5 Myths of The Stock Market


In the current economic scenario with so many fiascos, fall outs and analysts opinion differences it is a natural progression that the investors’ confidence in the market is quite low. Investors are raising serious questions as to the feasibility of investing in the stock market any further. It becomes all the more important in the current scenario to keep a realistic view and not get carried away by news reports. Regardless of the current situation these are 5 common myths concerning the stock market.

1. Investing In Stocks Is Gambling: The most common perception of the stock market can even sound like the description of a gamblers den. To make this differentiation clear it is important to know what buying stocks are. Buying stocks entitles a person to claim a share of ownership in the company and a share of its profits and the losses as well. At times they are seen as trading vehicles. Investors track the company’s performance regularly to make trade decisions. Keeping track of the company performance and anticipating the future course it might take needs to be assessed to trade the stocks of the company being held, which is quite contrary to gambling. Assessing the company takes a lot of practice.

2. Stock Market Is A Playground For The Rich: A lot of reports that are published relating to the stock market which single out the super rich as the owners and controllers of the market. These reports are notoriously untrue and inaccurate. The rich may own a lot of stocks of the company but for the company to fare well in the market has to perform. People keenly following the progress of each company cannot be fooled. The introduction of markets to the internet has made them more transparent than ever before. All the data which was limited only to the brokers previously is now available to everyone interested.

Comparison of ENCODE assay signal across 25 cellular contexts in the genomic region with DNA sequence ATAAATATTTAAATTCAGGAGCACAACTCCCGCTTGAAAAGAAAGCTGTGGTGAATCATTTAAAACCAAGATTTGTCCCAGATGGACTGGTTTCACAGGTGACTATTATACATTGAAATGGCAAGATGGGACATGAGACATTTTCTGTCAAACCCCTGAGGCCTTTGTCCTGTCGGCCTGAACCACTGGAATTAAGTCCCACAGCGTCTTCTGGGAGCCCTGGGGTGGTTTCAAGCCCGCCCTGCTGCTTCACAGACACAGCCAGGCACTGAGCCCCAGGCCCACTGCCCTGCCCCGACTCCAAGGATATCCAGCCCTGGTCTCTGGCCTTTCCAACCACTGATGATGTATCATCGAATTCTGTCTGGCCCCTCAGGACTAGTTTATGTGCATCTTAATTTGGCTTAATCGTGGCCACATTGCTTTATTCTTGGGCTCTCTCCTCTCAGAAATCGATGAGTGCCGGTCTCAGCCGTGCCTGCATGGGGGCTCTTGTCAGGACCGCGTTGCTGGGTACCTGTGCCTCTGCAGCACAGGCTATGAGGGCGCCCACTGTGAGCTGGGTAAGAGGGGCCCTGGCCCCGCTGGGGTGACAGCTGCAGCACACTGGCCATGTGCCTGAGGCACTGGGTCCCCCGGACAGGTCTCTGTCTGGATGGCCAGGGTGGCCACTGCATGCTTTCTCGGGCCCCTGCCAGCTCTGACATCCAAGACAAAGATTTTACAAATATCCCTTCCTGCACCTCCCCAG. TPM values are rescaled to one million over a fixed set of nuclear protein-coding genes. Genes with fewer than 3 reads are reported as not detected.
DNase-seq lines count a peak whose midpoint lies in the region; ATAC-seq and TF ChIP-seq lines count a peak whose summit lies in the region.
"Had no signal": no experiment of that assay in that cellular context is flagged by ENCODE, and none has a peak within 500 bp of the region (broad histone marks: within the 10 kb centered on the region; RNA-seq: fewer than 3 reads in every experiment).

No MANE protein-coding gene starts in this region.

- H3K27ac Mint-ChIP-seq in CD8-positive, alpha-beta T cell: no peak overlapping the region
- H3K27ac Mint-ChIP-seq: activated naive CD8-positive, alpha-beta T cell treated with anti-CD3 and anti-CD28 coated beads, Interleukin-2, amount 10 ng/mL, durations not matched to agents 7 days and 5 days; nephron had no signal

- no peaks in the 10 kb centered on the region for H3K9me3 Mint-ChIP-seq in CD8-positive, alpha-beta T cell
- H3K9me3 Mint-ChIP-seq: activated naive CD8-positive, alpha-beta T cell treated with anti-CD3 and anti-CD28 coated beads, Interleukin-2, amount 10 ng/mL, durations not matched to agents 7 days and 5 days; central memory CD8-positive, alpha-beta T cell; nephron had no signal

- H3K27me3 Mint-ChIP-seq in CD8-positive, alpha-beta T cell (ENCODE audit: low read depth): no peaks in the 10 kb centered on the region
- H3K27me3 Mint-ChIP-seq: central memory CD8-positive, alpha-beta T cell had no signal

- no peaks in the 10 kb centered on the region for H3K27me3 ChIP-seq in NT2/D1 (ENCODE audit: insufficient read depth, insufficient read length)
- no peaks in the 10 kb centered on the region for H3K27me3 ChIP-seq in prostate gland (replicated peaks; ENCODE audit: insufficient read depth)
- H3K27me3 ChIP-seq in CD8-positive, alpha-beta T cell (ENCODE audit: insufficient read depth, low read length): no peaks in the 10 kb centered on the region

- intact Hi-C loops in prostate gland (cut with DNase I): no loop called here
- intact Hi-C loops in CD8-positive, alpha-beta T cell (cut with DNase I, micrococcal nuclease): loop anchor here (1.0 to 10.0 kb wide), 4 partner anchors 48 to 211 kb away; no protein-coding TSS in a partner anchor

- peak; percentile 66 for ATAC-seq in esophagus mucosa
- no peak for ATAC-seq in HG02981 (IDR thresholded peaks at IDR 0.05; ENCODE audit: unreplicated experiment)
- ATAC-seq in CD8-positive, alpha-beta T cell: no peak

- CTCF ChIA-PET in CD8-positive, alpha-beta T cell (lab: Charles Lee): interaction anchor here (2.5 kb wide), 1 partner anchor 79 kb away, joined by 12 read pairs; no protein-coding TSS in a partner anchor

3. Stocks Going Down Will Have To Come Up At Some Point: This is an almost devilish advice given to young investors. Not to say this is never true but it is no rule and no sincere piece of advice. Rather analyzing the performance of the company’s past record and the current state of the company serves better. The size of the company is no indication either to the future performance of the company. There can be no logical explanation for buying a company’s stock whose shares have been low for a year or so.

4. What Goes Up Must Come Down: This is just the opposite of the previous statement but just as untrue. There can be no reason to believe the share values of a company have to go down once they come up. There are various examples in the market that have shown a continuous and steady growth for as long as five years. Their share prices have been rising steadily without any drops. When a company is being run perfectly competently then there is no reason not to invest in it.

5. A Little Information Is Better Than None: Just like anything else and more so in this field half knowledge is not the most beneficial. If you can’t keep track of performances of companies then it is more prudent to invest a little in advisors so you can make well informed and comprehensive decisions.